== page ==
With the country hitting new daily highs as COVID-19 surges well beyond hot spots such as New York, New Jersey, and Connecituct, the Public Theater has produced a love letter to the medical community and first responders who put their lives on the line to try to save us.
The Public’s video production is fittingly entitled The Line. The video play is not a ripped-from-the-headlines video procedural. Rather it is a glimpse into the lives of diverse everyday New Yorkers trying to explain to us the viewer, through a Zoom-like conversation, what life has been like for them as they try to take care of their patients, their families, and ultimately themselves.
The Line was developed by creators Jessica Blank and Erik Jensen, who interviewed frontline medical workers in New York in spring 2020. Through the interviews, Blank and Jensen “began to see care as a radical response to institutionalized violence and the systems that perpetuate it.”
As the Public’s marketing material suggests, “The Line presents a fundamental redefinition of what it means to protect and serve, examining the fault lines in our system through the words of the brave people who show up every day to care for us all.”
Now, please, don’t stop reading—remember that is the way that the multi-Tony Award–winning A Chorus Line was developed: starting with a tape recorder and informal interviews. And The Line is not only for New Yorkers or those of us who once lived in that glorious city.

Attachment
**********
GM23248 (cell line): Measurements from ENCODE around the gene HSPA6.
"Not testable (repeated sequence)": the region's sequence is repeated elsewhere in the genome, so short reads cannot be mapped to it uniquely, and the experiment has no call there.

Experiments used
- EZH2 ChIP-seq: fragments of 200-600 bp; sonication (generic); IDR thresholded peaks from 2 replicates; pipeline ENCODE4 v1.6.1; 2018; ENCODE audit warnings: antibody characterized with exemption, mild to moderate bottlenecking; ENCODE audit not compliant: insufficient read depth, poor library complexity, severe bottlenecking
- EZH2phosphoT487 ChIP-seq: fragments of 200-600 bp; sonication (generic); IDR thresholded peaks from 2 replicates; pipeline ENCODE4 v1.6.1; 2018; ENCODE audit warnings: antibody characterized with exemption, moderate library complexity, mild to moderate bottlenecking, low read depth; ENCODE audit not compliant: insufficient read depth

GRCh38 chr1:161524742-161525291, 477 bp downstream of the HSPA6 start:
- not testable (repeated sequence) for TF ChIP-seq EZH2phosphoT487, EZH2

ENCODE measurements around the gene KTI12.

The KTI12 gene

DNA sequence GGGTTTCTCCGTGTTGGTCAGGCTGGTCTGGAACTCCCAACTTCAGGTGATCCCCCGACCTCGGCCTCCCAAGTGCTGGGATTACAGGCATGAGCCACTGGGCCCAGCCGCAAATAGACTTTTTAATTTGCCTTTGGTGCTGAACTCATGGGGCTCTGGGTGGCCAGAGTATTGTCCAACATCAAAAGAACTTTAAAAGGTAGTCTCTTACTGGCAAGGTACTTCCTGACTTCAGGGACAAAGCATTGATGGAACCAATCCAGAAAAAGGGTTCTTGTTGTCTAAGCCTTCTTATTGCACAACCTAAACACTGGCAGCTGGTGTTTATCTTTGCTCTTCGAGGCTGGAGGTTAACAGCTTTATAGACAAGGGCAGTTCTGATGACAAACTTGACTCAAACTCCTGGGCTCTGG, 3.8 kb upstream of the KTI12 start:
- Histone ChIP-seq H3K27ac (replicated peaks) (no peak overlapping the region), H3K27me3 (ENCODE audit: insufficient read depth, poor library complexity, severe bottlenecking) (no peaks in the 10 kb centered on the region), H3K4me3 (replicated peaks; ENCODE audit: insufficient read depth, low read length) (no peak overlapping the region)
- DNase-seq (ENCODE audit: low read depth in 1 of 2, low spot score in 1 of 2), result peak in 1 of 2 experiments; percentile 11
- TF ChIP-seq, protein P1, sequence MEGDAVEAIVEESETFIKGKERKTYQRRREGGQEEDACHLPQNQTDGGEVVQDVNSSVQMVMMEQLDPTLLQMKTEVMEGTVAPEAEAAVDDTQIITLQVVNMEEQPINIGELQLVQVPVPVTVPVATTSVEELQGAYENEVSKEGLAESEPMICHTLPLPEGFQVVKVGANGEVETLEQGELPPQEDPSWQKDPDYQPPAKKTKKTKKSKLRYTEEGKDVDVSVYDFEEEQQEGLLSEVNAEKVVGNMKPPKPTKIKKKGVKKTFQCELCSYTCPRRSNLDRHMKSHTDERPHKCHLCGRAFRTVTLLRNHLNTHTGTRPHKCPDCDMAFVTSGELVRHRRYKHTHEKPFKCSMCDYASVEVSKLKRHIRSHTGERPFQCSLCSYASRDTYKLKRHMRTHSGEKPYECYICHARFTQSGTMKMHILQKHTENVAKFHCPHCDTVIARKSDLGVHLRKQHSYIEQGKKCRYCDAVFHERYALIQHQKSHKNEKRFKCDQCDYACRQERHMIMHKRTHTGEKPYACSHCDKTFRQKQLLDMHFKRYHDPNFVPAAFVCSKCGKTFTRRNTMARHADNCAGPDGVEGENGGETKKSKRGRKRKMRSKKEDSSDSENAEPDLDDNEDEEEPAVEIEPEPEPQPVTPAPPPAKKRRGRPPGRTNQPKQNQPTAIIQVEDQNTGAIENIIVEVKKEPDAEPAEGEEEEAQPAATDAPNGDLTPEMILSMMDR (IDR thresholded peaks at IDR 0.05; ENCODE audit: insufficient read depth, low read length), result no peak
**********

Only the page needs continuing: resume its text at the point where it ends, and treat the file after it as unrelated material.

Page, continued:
Let me add a couple of thoughts to what my DCMTA colleague and our NYC reviewer Deb Miller said in her spot-on review.
First, as COVID continues to ravage America with higher positive cases and more deaths, The Line is something for everyone no matter where they may live. COVID is more than a NY-NJ-CT matter even as the DMV has begun steps to un-shutter itself.
Second, The Public’s production of The Line is a love letter to those from the Outer Boroughs of New York City. Those who make the city run. It is, thankfully, not centered on Manhattan or celebrities or boldface names. Rather it praises the un-famous, those who are key to the survival of all of us. Viewers, spoken to as close confidants, come to see a full production about how a diverse group of medical workers respond to the COVID virus as they go about their day-to-day lives on endless shifts with neverending patients to care for—patients they treat with decency and delicacy.
Third, and with great respect to the Public production, I found it free of virtue signaling. The actors and the characters they portray are just human beings trying to do their jobs. They are not out for social media clicks to vouch for their virtues. How refreshing.
The Line is simply heart-piercing. The Line may be New York specific, but other theaters might see The Line as a guide to do the same for their communities. The faces and names and speech patterns will be different in other urban and rural areas, but the stories will be very much alike.
Perhaps The Public can provide guidance to other theaters to do something similar. I would suggest people will listen if they see themselves rather than a city-specific production. Theater colleagues and venues could use The Line as a map and a model—and as COVID surges among younger folk, find a way to make something they too will see and hear.
The Line, if I am permitted to say without a particular religious context, is “come-to-Jesus” theater for anyone with a warm, beating heart ready for a powerful presentation.
Running Time: Approximately 60 minutes, without intermission.